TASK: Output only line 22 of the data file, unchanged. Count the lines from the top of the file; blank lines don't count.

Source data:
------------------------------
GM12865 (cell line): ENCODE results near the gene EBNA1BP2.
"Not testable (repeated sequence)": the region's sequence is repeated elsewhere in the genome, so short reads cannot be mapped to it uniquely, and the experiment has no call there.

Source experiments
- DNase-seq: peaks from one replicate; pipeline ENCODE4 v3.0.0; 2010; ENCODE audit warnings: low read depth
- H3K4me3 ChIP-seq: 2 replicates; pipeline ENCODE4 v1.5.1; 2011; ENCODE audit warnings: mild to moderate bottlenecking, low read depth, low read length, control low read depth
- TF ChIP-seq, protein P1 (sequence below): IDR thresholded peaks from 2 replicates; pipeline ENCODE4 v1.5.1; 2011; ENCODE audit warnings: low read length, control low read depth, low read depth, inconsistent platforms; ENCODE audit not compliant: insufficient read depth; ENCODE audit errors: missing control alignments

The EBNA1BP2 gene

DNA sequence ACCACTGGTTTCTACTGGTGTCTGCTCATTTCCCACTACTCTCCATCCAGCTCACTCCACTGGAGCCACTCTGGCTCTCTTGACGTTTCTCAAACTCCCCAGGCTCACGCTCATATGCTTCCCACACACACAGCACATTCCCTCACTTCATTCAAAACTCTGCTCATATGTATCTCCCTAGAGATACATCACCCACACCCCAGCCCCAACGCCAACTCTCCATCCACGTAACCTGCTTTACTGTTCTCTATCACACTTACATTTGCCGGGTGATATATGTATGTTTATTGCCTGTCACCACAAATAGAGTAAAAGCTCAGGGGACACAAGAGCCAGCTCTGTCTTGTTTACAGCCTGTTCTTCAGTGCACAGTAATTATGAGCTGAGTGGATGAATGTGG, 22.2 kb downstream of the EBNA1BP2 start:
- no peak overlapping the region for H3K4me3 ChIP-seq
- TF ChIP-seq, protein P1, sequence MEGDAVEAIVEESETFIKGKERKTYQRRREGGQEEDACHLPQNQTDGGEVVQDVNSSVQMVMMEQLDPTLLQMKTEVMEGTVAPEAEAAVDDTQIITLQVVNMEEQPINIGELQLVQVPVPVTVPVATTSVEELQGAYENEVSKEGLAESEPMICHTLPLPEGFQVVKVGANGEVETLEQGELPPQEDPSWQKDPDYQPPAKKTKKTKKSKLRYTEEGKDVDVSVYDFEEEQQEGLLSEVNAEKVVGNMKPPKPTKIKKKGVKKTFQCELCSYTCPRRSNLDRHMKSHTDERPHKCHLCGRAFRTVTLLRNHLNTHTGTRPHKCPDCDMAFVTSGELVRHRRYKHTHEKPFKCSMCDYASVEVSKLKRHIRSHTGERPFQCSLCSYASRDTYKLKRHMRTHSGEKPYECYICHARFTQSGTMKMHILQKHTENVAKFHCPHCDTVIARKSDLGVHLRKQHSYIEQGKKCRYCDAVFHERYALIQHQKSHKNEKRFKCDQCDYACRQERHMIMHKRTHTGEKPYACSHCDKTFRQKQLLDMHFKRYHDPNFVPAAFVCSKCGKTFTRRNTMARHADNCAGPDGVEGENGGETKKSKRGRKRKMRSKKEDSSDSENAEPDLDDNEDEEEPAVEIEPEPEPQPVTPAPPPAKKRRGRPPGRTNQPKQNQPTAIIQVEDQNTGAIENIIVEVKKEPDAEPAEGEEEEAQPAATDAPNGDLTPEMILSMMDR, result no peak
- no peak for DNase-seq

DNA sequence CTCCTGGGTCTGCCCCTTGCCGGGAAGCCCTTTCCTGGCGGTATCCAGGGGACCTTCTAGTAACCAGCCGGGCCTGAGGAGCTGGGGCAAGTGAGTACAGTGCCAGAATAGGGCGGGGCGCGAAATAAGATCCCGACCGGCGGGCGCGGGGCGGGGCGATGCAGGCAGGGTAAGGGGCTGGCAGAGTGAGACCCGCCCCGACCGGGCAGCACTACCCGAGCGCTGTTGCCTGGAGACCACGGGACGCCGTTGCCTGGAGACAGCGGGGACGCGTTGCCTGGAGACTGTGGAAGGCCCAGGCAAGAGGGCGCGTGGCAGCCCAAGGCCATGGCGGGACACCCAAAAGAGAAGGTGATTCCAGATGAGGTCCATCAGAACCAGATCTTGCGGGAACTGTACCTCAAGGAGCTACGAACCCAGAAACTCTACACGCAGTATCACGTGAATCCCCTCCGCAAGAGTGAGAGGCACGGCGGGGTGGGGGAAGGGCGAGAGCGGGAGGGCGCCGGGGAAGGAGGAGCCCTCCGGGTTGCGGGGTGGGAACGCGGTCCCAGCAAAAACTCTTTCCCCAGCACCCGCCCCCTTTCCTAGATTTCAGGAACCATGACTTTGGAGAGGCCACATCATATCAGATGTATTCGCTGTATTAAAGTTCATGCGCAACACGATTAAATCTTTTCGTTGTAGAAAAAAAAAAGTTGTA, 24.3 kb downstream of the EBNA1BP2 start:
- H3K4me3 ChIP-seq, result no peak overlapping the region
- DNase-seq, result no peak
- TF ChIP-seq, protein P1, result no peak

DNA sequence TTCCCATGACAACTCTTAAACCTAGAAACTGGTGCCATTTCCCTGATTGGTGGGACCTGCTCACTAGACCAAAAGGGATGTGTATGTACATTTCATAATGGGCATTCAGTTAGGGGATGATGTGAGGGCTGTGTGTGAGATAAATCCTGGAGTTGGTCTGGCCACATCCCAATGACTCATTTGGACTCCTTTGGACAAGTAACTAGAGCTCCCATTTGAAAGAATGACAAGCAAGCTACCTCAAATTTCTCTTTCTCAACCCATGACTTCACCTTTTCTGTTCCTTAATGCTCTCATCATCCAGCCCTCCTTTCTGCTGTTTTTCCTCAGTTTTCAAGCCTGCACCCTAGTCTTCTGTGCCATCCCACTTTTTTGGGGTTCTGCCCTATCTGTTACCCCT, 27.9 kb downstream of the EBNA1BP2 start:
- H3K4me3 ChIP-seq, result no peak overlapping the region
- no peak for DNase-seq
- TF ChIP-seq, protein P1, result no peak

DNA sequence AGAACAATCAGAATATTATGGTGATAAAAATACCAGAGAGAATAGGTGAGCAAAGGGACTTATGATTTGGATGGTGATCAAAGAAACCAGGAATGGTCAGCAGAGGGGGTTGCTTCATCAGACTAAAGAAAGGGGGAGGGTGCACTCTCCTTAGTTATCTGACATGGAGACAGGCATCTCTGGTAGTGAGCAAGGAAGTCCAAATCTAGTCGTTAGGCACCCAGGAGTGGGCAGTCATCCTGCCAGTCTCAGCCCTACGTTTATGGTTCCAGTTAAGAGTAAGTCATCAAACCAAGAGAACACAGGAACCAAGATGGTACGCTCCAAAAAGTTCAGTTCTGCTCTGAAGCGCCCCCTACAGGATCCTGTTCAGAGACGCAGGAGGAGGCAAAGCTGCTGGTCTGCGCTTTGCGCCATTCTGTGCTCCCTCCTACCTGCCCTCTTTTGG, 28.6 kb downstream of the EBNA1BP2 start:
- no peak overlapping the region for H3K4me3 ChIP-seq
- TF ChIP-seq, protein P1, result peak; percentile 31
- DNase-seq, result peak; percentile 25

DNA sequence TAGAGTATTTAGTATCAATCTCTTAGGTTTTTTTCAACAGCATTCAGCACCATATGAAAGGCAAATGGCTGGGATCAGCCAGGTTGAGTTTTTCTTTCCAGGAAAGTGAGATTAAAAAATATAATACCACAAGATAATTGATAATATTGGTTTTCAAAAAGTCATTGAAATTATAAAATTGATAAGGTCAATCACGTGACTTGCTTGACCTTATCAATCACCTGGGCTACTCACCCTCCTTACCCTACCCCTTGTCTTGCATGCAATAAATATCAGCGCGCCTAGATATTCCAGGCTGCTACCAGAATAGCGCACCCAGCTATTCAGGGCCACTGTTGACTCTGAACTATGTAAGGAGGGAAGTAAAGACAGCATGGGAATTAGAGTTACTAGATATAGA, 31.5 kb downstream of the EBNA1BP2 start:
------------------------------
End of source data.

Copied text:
- TF ChIP-seq, protein P1, result peak; percentile 31